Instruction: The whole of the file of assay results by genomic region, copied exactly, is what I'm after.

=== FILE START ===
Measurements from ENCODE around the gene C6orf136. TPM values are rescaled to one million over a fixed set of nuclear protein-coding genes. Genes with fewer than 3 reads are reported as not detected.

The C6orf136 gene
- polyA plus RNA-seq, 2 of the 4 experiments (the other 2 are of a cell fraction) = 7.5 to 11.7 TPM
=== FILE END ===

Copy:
Measurements from ENCODE around the gene C6orf136. TPM values are rescaled to one million over a fixed set of nuclear protein-coding genes. Genes with fewer than 3 reads are reported as not detected.

The C6orf136 gene
- polyA plus RNA-seq, 2 of the 4 experiments (the other 2 are of a cell fraction) = 7.5 to 11.7 TPM